I think I adopt places as ‘home’ somewhat easily as I moved so often as a child as well as as an adult. After 3 years in Thailand I gave up my storage space in Hawaii, which I think was the official declaration of Thailand as ‘home’. After 13 years, with Bangkok now my ‘home-base,’ I call whatever hotel, friend’s house, or short term rental in any country my ‘home’ but I typically tell people I’m ‘from’ Bangkok but I’m American. That said, as there is very little opportunity for me to ever become Thai in the same way a Thai person could move to my country and become American, I think it can’t really ever be truly home. Perhaps if I married a Thai woman and had a child, land here, etc. Otherwise, I don’t know that Thailand in its current climate, is suitable to continue into a permanent home.
Kurt, scientist, professional booze appraiser:
For me it was sometime around my second trip back to the US, maybe 2009/2010. The first trip was a home-for-the-holidays gig so it was novel and fun. By the second trip home, the US economy was thoroughly trashed. My hometown Las Vegas was one of the worst affected in the country. Big Brother mentality, the TSA, etc. were peaking at all time highs. The whole atmosphere was so oppressive and depressing. Within moments of clearing immigration in Los Angeles, I was ready to get back on the plane and come “home” to BKK.
John, consumer of literature, generator of quips:
There was a moment when I was here about two years, back when there were still all those mahouts out with their elephants selling bags of sugar cane to tourists. I was in some kind of rush to get home and traffic on Sukhumvit was exceptionally pokey because the entire left lane was taken up by a massive, ambling pachyderm — complete with red and yellow reflectors tied to its tail and legs — being herded up the road. Instead of marveling at the exoticism in a “holy crap, there’s a huge elephant in the road” kind of way, my first thought “for fuck’s sake, man, get the fucking thing into the slow lane.”
I remember that as the first time my essential New Yorkness expressed itself in perfect harmony with my Bangkok environment.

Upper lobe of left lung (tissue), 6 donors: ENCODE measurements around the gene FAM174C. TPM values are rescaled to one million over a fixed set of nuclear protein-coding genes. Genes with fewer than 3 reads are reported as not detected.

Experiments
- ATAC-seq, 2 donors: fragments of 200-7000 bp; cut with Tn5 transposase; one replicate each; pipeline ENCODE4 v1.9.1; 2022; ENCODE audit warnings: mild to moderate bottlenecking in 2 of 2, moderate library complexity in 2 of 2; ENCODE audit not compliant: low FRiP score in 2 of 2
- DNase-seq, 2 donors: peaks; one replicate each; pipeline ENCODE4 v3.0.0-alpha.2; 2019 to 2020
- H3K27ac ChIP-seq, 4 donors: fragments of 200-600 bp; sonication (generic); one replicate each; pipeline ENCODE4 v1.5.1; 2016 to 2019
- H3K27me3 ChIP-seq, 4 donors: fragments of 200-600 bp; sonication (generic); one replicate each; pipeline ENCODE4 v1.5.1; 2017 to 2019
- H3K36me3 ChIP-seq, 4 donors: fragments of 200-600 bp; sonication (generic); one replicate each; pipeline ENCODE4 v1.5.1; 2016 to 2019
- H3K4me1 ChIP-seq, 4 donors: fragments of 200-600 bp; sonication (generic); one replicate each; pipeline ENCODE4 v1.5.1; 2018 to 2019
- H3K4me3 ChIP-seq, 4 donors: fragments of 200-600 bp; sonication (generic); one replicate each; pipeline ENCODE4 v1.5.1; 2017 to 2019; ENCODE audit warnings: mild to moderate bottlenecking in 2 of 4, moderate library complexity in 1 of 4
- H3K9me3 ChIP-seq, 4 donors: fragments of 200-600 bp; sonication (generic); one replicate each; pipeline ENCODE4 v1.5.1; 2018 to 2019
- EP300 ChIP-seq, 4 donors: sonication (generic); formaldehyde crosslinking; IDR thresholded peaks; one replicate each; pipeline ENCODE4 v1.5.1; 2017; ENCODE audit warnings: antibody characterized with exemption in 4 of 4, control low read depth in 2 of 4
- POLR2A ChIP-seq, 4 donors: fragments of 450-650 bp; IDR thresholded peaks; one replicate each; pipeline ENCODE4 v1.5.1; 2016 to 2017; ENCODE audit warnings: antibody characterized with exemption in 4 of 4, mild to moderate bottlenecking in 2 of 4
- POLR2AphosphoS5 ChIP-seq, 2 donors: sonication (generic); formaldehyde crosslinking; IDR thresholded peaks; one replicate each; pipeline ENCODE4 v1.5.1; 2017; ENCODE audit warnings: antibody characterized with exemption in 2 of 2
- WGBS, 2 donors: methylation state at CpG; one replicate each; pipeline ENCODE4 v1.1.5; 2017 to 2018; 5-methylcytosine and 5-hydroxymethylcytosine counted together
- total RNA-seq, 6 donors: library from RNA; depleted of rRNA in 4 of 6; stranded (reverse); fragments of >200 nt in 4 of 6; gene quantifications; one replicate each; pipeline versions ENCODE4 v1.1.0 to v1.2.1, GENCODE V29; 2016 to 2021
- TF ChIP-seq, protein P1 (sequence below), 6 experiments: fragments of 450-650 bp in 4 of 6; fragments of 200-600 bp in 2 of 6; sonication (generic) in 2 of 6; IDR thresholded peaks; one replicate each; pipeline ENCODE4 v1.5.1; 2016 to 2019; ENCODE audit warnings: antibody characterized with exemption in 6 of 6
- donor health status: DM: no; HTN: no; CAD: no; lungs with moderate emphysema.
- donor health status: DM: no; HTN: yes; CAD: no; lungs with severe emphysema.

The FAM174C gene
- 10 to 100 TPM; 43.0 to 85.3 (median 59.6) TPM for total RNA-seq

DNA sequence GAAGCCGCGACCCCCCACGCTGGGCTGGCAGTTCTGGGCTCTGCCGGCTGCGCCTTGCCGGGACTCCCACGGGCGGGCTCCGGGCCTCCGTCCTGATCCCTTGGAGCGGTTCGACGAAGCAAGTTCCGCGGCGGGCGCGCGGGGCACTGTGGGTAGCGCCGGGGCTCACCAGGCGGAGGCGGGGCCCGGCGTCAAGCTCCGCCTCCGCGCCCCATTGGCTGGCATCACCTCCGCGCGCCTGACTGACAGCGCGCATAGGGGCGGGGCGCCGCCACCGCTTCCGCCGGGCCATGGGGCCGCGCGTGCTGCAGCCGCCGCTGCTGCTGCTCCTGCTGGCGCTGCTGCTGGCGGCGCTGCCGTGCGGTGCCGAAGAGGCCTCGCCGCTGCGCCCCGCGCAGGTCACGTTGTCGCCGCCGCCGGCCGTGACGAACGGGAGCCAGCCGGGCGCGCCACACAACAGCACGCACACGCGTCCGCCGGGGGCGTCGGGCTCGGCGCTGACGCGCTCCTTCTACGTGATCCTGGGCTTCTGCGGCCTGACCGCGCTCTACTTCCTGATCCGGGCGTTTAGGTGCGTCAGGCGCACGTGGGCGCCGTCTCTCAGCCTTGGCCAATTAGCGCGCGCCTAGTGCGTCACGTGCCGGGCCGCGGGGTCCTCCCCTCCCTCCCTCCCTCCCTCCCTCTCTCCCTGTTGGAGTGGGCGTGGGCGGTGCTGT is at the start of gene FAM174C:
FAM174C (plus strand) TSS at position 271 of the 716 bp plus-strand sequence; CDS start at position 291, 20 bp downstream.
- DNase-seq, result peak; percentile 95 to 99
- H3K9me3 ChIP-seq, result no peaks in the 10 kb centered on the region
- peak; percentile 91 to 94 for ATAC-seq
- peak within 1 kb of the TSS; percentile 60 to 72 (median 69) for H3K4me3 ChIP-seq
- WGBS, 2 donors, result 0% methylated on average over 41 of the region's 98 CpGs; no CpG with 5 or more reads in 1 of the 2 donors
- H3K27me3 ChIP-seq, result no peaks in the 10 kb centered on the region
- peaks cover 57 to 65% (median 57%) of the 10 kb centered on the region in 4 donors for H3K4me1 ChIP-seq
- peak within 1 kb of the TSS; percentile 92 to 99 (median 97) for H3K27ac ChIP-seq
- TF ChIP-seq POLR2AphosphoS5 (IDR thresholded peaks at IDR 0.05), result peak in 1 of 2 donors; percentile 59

Scott Coates, adventurer, entrepreneur, podcaster:
• I had been about five years in Thailand and for the first time since being away I didn’t go back to Canada for my yearly trip, instead electing to go somewhere I’d never been before. Forgoing that trip ‘home’ was a signal that Canada was no longer home-base.
• When I moved all my savings from my Canadian bank account to Thailand that was also another moment where I realized Thailand was definitely home.
• I accepted an award from the Alberta Government based on how I had used my education to benefit the global community (Provincial Award Celebrating Excellence) and while making a speech kept referring to Thailand as ‘home’ and struggling a bit when referring to Canada and where home was.
Richard Barrow, Twitter master, one-man-TAT:
That’s a difficult question to answer. I guess the realization that I was more attuned to Thailand than my home country was when I went through culture shock every time I stepped off the plane. The England that I used to know is a far cry to what it is today. Don’t get me wrong, I still love the old country, but I feel more at home in Thailand. I love the climate, the culture and the people. For all of its faults, this will be my final resting place. I cannot see any scenario where I would be returning to England. Certainly not any time soon. The job I had before doesn’t exist any more and without a house I would find it very difficult to live the life I have grown to accustomed to here in Thailand.
Swedish friend who wishes to remain anonymous:
For me, personally, Thailand will never be home. I’m very comfortable etc., but home is where the heart is and I’ve already left pieces of mine in Stockholm and San Fransisco.
American friend who wishes to remain anonymous:
Thailand is still a temp home after 9+ years. I refer to it as the place where I live and work but home is New York and to reverse your “moment” question, I realize that NY is home every time I go back and emerge out of the subway station from the airport (can’t afford the $60 taxis). Sorry Thailand….
An interesting cross-section of people with some great answers. Almost everyone I asked noted that the concept of Asia as their home crept up on them. It’s almost never a sudden BANG! moment of clarity, but more like a slow creep until one day you realize that you’re not where you started, but you’re home nonetheless.
Did I miss anything? Did you have a similar moment when you realized that your “adopted home” had become simply “home”? Leave your story in the comments!